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Iran’s new push to erase its millennia of Jewish history

The story of the biblical queen Esther and her cousin Mordechai is among the most dramatic and moving in the Old Testament: After the pair learn of a plot to destroy the Jews hatched by the evil ­vizier Haman, Esther uses her wiles and beauty to persuade her husband, the Iranian emperor Xerxes, to save her people.

Two and a half millennia later, Jew-haters threaten a shrine and tomb dedicated to Esther and Mordechai in Hamadan, Iran, and there sadly is no Xerxes to protect Jewish memory. Last week, an assailant entered the tomb and attempted to set fire to it. Mercifully, the result was only minor smoke damage.

Iran’s state-run Islamic Republic News Agency confirmed the attack but then scrubbed the story from its site, according to the Times of Israel. If some elements in the regime or its Western apologists do eventually get around to shedding crocodile tears: Don’t buy it. The shrine has been neglected and vulnerable to attack since the 1979 revolution that brought the Islamic Republic to power.

The reason: It reminds the nation of a 2,500-year-old bond between Iranians and Jews.

In 2011, anti-Jewish mobs rioted at the shrine, which had been restored by a Persian-Jewish architect under the shah, because the structure contains a Star of David (visible in satellite imagery) and because its fence design likewise incorporates the Jewish star. As recently as February, the ­regime’s Basij paramilitary forces threatened to storm the site.

The threat to the shrine is of a piece with a wider pattern of attacks on minority religious sites in Iran over the last few days. Arsonists, most likely groups associated with the regime, also targeted a Hindu temple in Bandar Abbas and a Christian cemetery in Eslamshahr.

Such vandalism and hatred are in the ­regime’s DNA. The Islamist revolutionaries who took over Iran in 1979 began their reign of terror by targeting the Jewish community. Habib Elghanian, a successful businessman, was one of the first Iranians to be executed in May 1979. The triumphant revolutionaries picked him simply because he was the symbolic head of the Iranian Jewish community.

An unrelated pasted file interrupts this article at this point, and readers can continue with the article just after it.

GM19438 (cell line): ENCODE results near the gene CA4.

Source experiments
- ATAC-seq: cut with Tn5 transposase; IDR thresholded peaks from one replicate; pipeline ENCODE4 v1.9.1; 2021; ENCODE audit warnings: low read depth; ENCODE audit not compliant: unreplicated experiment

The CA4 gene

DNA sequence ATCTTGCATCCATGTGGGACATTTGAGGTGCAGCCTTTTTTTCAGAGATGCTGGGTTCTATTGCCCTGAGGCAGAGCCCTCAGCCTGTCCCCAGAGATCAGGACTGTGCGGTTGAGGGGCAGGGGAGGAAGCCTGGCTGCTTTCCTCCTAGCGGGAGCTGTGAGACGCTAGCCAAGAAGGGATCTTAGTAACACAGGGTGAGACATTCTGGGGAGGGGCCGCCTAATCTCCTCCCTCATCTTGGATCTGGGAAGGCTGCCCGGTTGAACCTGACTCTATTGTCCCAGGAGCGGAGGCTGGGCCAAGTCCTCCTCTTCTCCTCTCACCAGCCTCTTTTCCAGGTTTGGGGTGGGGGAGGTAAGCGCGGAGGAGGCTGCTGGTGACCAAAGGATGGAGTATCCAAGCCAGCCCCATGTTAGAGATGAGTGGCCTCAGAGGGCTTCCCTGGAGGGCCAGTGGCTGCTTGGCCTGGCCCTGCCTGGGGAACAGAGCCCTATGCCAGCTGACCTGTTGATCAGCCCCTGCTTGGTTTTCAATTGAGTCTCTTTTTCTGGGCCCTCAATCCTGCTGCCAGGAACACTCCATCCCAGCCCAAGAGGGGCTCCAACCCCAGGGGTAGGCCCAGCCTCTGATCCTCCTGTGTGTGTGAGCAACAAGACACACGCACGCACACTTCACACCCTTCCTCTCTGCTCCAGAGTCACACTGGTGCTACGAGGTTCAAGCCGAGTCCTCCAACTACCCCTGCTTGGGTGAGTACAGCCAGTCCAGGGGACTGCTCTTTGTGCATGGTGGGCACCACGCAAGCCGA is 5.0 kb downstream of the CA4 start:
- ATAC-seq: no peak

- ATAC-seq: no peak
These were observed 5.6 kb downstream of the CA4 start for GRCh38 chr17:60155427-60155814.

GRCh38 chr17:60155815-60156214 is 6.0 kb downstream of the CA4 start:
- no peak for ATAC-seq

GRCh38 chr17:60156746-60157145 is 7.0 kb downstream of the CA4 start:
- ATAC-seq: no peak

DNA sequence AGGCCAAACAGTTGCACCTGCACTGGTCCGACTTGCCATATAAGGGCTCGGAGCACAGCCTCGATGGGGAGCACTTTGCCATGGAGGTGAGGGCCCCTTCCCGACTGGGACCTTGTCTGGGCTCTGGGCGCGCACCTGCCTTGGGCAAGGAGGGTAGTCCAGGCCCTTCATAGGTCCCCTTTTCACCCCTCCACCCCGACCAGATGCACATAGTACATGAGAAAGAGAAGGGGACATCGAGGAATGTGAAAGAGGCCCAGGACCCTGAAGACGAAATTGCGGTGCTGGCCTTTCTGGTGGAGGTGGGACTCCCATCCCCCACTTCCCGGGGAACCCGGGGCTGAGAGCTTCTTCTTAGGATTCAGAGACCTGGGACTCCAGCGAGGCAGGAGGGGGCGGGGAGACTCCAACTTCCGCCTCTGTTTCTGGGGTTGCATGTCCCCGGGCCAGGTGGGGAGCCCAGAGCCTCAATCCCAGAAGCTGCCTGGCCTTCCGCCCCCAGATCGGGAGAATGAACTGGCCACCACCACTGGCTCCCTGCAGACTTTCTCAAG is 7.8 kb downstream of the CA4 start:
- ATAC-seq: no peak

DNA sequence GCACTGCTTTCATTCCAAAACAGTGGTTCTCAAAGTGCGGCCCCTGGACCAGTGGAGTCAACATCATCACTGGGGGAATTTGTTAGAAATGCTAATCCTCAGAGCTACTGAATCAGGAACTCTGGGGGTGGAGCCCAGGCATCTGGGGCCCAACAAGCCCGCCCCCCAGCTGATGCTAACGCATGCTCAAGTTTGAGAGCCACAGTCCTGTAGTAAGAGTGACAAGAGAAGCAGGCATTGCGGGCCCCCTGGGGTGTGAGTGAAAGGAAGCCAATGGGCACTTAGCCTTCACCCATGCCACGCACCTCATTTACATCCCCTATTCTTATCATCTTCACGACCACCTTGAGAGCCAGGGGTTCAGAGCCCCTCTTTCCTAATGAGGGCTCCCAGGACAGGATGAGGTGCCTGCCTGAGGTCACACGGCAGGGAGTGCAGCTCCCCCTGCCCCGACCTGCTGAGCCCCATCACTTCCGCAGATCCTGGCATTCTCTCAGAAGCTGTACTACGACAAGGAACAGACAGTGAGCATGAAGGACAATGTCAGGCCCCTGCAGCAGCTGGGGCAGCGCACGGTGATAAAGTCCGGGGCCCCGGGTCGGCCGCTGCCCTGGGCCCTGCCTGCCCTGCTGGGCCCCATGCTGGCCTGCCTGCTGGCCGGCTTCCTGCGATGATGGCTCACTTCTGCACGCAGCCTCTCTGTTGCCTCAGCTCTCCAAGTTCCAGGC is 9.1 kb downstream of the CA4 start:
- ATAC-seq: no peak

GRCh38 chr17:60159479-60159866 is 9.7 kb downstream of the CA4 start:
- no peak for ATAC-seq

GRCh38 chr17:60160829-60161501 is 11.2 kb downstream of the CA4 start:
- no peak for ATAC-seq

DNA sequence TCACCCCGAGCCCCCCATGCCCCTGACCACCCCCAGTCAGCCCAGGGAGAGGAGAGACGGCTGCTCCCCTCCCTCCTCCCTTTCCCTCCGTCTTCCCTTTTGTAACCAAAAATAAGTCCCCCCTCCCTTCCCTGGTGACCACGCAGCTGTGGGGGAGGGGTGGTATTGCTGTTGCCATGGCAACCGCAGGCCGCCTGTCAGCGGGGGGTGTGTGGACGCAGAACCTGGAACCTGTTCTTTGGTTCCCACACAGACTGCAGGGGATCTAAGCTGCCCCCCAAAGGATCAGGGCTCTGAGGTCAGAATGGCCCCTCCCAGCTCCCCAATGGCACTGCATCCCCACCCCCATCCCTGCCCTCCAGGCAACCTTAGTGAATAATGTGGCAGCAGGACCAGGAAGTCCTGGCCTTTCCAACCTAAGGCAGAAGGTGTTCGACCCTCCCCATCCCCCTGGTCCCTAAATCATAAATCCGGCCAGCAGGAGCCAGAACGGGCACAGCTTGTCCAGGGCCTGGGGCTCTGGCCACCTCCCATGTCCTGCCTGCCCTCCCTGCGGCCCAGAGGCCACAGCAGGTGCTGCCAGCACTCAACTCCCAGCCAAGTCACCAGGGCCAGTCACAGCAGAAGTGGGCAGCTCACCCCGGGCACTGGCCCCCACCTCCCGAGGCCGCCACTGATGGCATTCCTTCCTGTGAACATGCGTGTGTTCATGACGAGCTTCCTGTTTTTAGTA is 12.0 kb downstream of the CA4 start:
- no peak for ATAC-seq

Thus began a terror that would eventually encompass not only Jews, but also Baha’is, Christians, Sunnis, Sufis, Zoroastrians, secular Iranians and anyone deemed an enemy of the republic.

The intensity of repression ebbs and flows, depending on the regime’s sense of insecurity. Today, the Islamic Republic is recuperating from a November 2019 popular uprising, while the economy remains in the doldrums as a result of sanctions, the coronavirus and the regime’s own mismanagement and generous outlays on Mideast terror groups like Hezbollah.

The regime seems to be renewing its assault on ­religious minorities to send a warning to the population at large at a restive moment. In a recent speech, former President Mohammad Khatami, a supposed “reformer,” spoke of widespread “dissatisfaction” in society that could trigger public violence, inviting a regime crackdown in turn.

Iranian Jews are especially vulnerable. There are fewer than 10,000 Jews left in Iran, and the regime can use them as hostages in response to Western pressure.

If tensions rise further, the regime might also use priceless religious sites such as Esther and Mordechai’s tomb as a negotiating chip. Which is why Team Trump must not exclude religious and human rights from any prospective nuclear negotiations — as this would mean surrendering to the regime’s strategy.

The Trump administration has spelled out 12 requirements from the Islamic Republic as the basis of any new negotiations between Washington and Tehran. Respect for human rights and religious minorities should be added to that list. America has enough leverage to demand not only a better nuclear deal, but also better behavior by the Islamic ­Republic toward its own people.

Meanwhile, Iranian Jews, and their non-Jewish compatriots, await the arrival of a righteous protector in the mold of Xerxes and his grandfather, Cyrus, the only non-Jew referred to as “messiah” in the Bible, for having restored the Jews from their Babylonian exile: “Thus says the LORD to his anointed, to Cyrus, whose right hand I have grasped … ”

Alireza Nader is a senior fellow at the Foundation for Defense of Democracies, where Benjamin Weinthal is a research fellow.

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